For the third year in a row, I was training business presentation skills to the new hires at Johnson & Johnson last week. One of my graduates from the program the year before stopped in to tell me about an experience she had shortly after being part of the group last year. Kelly said that a few days after the class, she was asked to give a presentation. Fresh from the class, she prepared a captivating opening, a solid close, created opportunities for interaction and used minimal PowerPoint. After watching a A PowerPoint parade of other presentations prior to hers that put you to sleep, she stepped up and delivered her well prepared talk. It was short, but it captured the attention of the senior executives in the room and literally catapulted her career. She has been seen as a rising star ever since. This bright young woman was in a room full of people many years her senior in age and experience, yet she was able to steal the show with her freshly minted presentation skills. She couldn't thank me enough!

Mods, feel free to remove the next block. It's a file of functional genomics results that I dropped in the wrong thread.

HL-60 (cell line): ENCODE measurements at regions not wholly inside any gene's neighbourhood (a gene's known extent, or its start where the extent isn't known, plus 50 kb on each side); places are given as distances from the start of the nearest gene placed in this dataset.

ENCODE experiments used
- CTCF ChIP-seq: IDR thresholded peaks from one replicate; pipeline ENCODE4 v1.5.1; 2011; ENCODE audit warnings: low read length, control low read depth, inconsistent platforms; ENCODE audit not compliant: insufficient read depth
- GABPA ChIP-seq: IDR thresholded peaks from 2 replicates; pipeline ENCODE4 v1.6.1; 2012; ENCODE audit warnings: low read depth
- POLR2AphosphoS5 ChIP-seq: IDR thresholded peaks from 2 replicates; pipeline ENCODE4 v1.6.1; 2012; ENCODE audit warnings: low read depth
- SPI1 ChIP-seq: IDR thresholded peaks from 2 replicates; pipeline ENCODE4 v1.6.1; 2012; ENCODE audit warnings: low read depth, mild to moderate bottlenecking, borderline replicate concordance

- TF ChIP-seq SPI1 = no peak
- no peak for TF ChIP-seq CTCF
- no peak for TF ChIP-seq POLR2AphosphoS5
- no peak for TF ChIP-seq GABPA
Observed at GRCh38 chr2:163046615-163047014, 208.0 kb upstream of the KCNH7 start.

The next time you question the value of a presentation coach, think again. What is it costing you to NOT get a coach? How are your presentations perceived? Do you stand out as a rising star or sound like an old falling star that just needs to sit down and be quiet!

There are elements that make a talk successful. You probably even know what they are. You certainly know when someone Doesn't deliver them! Next time you prepare to stand up in front of people who can impact your career, think about consulting a coach ahead of time. We can help! Just talk to anyone who took the time to work with us first.

Christie Ward